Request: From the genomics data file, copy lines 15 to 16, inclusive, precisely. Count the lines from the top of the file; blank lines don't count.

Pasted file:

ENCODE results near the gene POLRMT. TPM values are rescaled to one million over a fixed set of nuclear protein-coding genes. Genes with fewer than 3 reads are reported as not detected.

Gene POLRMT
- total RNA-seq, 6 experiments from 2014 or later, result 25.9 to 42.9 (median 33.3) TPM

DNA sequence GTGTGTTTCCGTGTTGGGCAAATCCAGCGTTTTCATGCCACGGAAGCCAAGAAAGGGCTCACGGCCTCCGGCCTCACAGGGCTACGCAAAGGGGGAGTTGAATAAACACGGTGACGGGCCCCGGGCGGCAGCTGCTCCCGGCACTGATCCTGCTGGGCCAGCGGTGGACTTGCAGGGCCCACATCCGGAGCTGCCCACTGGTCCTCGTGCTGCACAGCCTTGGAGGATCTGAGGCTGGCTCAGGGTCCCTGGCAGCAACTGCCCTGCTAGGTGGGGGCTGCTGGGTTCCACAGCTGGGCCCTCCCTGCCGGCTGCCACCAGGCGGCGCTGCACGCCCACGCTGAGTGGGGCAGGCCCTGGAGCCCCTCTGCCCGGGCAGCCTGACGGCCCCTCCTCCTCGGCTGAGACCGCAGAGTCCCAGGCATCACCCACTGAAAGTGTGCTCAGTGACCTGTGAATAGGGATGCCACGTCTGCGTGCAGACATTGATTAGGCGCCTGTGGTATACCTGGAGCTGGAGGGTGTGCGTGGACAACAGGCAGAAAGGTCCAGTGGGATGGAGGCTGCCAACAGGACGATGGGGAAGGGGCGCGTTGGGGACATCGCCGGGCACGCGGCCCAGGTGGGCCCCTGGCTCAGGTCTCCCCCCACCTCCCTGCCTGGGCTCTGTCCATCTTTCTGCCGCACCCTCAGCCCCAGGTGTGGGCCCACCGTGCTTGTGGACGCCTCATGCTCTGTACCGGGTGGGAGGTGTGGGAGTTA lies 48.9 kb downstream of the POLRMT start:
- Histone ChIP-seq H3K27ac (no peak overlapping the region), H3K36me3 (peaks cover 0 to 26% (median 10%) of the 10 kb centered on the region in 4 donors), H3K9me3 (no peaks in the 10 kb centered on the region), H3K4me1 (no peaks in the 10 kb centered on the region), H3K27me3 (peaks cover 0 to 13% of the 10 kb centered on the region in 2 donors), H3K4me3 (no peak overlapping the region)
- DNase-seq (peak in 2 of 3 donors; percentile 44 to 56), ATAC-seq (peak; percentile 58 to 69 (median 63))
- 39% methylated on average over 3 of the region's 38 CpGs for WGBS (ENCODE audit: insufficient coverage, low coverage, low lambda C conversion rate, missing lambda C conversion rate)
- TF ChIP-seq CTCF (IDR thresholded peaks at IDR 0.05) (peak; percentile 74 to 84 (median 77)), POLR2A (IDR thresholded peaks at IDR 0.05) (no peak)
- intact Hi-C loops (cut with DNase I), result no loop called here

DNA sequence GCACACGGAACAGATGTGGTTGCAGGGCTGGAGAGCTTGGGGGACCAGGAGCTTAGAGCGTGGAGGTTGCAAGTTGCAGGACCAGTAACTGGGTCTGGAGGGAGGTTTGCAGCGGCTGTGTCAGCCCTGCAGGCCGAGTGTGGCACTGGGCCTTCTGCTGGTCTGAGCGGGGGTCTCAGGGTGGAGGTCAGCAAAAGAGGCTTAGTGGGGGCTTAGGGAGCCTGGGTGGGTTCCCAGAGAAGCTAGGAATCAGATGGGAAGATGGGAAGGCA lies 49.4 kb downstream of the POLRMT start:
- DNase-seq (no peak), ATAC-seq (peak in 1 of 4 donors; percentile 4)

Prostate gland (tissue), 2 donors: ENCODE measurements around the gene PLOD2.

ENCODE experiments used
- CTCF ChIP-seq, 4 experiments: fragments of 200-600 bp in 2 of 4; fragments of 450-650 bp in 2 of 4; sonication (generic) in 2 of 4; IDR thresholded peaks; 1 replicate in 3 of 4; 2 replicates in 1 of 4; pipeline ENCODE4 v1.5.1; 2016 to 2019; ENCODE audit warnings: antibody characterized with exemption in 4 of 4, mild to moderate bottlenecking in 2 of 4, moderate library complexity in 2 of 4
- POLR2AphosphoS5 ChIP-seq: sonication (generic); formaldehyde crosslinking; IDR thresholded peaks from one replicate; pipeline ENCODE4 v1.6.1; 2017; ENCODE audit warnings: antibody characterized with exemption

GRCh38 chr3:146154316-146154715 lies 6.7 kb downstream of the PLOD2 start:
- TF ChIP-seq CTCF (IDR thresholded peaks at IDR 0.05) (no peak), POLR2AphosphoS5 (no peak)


- POLR2AphosphoS5 ChIP-seq: sonication (generic); formaldehyde crosslinking; IDR thresholded peaks from one replicate; pipeline ENCODE4 v1.6.1; 2017; ENCODE audit warnings: antibody characterized with exemption

GRCh38 chr3:146154316-146154715 lies 6.7 kb downstream of the PLOD2 start: